The number of cases processed during the year by the law centre network increased by 7% to over 17,800. The number of child care cases increased by 12%.
The Board’s remit was expanded in 2011. On 1 November, the Board took over responsibility for the Family Mediation Service (FMS) from the Family Support Agency. The FMS provides a mediation service from 16 locations nationally. Responsibility for the Garda Station Advice ad-hoc Scheme transferred to the Board from the Department of Justice and Equality on 1 October.
Waiting times for an appointment with a solicitor came under increasing pressure in 2011 due to increased demand and the constraints on the Board’s resources. The issue of accessibility to timely legal services continued to prove difficult in 2011. While the Board provides a priority service or effectively prioritises a significant number of its clients, the waiting time for a first appointment with a solicitor for other matters was in excess of four months in twenty one of the Board’s law centres at the end of the year.
However, the Board continued to provide a priority service where it considered that an immediate or near immediate, service was needed. These include cases of domestic violence, child abduction, cases involving applications by the State to take children into care, and cases that had statutory time limits close to expiry.
The Board continued to make use of private practitioners to help reduce the numbers of clients waiting for legal services. The private practitioner service currently operates for certain family law matters in the District Court. The Scheme for involving private practitioners in divorce and separation matters in the Circuit Court has been constrained for budgetary reasons.
The Board operated an ‘advice only’ service in most of its law centres where the waiting time was in excess of 3 months. The service was evaluated in 2011 and on foot of that evaluation a recommendation was made that a ‘triage’ service be piloted in 2012. The objective of this approach will be to ensure that every applicant gets an appointment with a solicitor for the purpose of getting legal advice within a period of one month.
In 2011 the Board, as part of its promotion of non court based dispute resolution in the first instance in family disputes, engaged with the Family Mediation Service and the Courts Service to pilot a ‘mediation initiative’ in the District Family Court premises in Dublin. Persons presenting at the District Court in relation to family disputes are provided with information on attending mediation. A key aspect is that mediators are on site in the same building enabling ease of access to this process.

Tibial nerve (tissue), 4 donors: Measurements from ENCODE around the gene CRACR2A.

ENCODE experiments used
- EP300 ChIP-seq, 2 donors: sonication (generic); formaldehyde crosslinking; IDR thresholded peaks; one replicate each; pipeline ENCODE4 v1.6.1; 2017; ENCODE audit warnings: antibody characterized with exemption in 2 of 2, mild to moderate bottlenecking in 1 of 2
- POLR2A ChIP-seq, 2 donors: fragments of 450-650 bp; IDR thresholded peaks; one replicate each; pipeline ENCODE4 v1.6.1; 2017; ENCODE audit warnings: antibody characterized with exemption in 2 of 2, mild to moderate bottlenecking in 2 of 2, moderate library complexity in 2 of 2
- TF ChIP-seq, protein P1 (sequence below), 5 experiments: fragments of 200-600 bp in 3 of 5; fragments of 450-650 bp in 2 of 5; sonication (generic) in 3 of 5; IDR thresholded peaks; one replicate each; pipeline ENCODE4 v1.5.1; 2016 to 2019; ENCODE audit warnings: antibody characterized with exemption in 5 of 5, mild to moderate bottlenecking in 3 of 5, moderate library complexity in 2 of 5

The Board enhanced its presence in the District Family Court in Dublin during 2011 in order to develop its capacity to respond promptly to demands placed on it for legal services for parents who are at risk of having their children taken into the care of the State (HSE).
Significant progress was made during the year on the development of a comprehensive legal case management system (EOS) which will be available across the law centre network. The system will enable greater flexibility and effectiveness in the use of the Board’s staffing resources. The system is expected to be operative in mid 2012.
The Board hosted its annual family law conference in June 2011. The theme of the Conference was ‘Protecting the Welfare of Children in Family Law Disputes.’ The conference was addressed by a number of high profile speakers on various aspects of civil law in Ireland and abroad.
For further information, contact:
Dr Moling Ryan, Chief Executive 087 6474980
Ms Eileen Bowden, Director of Corporate Services 087 6287432
Ms Fiona Morley, Manager, Research & Information Unit, 087 9677279